Whenever a tragedy unfolds, too many people view it solely through the lens of how it either reinforces, or threatens, their pre-existing worldview.
We see this after Islamic terrorist attacks, after police shootings, and after last weekend’s Charlottesville protests.
The so-called Unite the Right rally on Saturday in the small Virginia college town did not simply morph from a reasonable protest into a magnet for the country’s true basket of deplorables — those folks were the ones organizing it.
From the neo-Nazi Daily Stormer website to Richard Spencer’s alt-right National Policy Institute to the National Socialist Movement, the event’s masthead reads like a Who’s Who of human excrement.
Yet I defend the right of these fecally-minded people to speak out, just as I do for the right of those standing up to them.
There is a clarity to the goals of the Unite the Right protesters — terrible people standing up for terrible things, and thus easy to condemn. The groups opposing them have more shades of grey. Many, perhaps most, showed up to unite against racism and white supremacy — but many didn’t.
Antifa in particular, with its network of bandana-clad agitators, has a history of violent and hateful rhetoric and actions, from shutting down disagreeable speakers to shattering store windows to dousing people with urine.
Former dictator Benito Mussolini saw the rejection of individual identity and liberty as a hallmark of fascism, rendering Antifa, which seeks a singular worldview, the very portrait of what it claims to oppose.
These protesters, who often shroud themselves in Communist regalia and symbols, are at odds with history, the rule of law and free speech itself.
There is no moral high ground for Antifa’s pursuit of silencing dissidents and creating chaos.
How are they at all superior to the alt-right types seeking a white ethnostate?
They’re fascists, yet are rarely criticized as such by the mainstream left or media.
We can haggle over whether one of the group’s goals is marginally more immoral than the other, but our contempt for one side shouldn’t take away from our ability to criticize the other.
I’m a right-winger who thinks both are awful, yet I’ve been accused multiple times this week of being a “Nazi apologist” or “fascist” for saying such.
This double standard is similar to the widespread acceptance of communism — an ideology that has claimed over 100 million lives — whilst condemning the equally brutal Nazi fascism.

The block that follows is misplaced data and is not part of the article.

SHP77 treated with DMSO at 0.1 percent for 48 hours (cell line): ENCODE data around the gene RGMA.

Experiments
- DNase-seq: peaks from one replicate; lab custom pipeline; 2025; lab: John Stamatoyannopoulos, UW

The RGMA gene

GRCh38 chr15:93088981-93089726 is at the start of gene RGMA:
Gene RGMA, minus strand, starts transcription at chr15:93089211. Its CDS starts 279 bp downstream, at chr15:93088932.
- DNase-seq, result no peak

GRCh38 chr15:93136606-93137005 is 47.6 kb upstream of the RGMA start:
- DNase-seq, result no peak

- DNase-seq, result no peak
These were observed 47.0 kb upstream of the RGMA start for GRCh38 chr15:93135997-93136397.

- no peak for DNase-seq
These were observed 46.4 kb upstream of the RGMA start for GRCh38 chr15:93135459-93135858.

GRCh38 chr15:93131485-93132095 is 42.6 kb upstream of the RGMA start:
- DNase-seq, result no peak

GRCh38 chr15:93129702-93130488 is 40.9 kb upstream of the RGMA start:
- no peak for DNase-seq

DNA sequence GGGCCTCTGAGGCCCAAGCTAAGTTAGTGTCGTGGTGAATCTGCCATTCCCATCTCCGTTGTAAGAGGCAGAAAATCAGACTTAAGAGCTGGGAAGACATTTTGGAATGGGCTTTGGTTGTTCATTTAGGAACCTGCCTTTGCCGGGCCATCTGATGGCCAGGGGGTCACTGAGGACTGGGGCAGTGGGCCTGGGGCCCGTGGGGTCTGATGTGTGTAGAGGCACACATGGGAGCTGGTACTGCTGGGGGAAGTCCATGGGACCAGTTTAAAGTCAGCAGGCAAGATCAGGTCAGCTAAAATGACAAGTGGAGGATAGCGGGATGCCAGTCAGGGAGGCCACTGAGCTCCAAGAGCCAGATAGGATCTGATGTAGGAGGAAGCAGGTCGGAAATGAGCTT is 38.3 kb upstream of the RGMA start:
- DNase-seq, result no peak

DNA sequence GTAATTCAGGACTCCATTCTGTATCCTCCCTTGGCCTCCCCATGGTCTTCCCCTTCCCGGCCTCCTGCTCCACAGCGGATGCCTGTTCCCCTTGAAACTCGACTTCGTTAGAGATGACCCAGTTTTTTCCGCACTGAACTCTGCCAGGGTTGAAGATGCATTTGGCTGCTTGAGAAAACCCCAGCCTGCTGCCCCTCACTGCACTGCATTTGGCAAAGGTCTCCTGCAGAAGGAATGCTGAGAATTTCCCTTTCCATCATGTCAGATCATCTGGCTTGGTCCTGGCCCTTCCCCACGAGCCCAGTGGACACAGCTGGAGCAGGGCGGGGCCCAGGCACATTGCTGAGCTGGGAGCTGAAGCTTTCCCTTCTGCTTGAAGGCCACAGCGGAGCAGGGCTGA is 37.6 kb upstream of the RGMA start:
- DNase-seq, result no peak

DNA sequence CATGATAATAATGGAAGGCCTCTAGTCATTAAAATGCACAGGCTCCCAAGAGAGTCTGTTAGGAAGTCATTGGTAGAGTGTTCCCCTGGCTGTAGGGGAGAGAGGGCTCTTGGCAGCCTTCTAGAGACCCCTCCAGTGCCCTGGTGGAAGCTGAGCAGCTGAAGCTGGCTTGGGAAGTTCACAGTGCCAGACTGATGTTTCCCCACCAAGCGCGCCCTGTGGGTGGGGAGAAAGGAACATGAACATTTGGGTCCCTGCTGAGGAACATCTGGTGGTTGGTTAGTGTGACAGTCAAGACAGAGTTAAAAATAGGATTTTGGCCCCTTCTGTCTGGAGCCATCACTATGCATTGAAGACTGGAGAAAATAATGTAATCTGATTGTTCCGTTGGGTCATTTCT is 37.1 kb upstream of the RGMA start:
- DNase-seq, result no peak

This is apparent in the backlash to U.S. President Donald Trump’s comments taking aim at Antifa on Wednesday.
In true Trump fashion, his messaging shifted in just a few days from a call for love to triumph over hate, to a statement condemning white supremacists and violence “on all sides,” to the tense back-and-forth with reporters at Trump Tower during which he asked, several times, “What about the ‘alt-left?'”
“Do they have any semblance of guilt?” he asked.
I thought the exchange was tactless and juvenile compared to Trump’s previous statements, which actually struck the right chords. But he is not wrong to call out violent, radical leftists.
More people should. Not instead of calling out those on the right, but in addition to that.
But we can’t do this when conservatives and liberals are limiting their finger-pointing to the other side’s problematic members.
The media doesn’t even want to acknowledge the existence of an alt-left.
Scott Gilmore, the allegedly conservative Maclean’s columnist, tweeted a Second World War image of Allied soldiers storming the beaches with the caption, “Alt-left, violently coming at the alt-right, circa 1944.”
After Trump’s “alt-left” remarks, Wired ran a column titled “There is no ‘alt-left,’ no matter what Trump says.” CNN concluded that “experts say it’s a ‘‘made-up term.'” Vice writer Eve Peyser urged people to “stop saying ‘alt-left,'” a sentiment shared by many others.
The left is ignoring the alt-left problem at its own peril. If past fringe movements are any indication, this group will grow to be such a force that people will start to see it as representative of the mainstream left, as has happened to conservatives with the alt-right, which was originally dismissed as little more than angry YouTube commenters.
Everyone has a moral obligation to condemn the radicals in their midst. Moderate Muslims must rebuke radical Islam. Christians must cast out phonies like those in the Westboro Baptist Church. And the political left and right must disavow their own extremists.
If we are to find our common ground and condemn the reprehensible, it must be done, as Donald Trump said, “on all sides.”
A true anti-fascist would do this.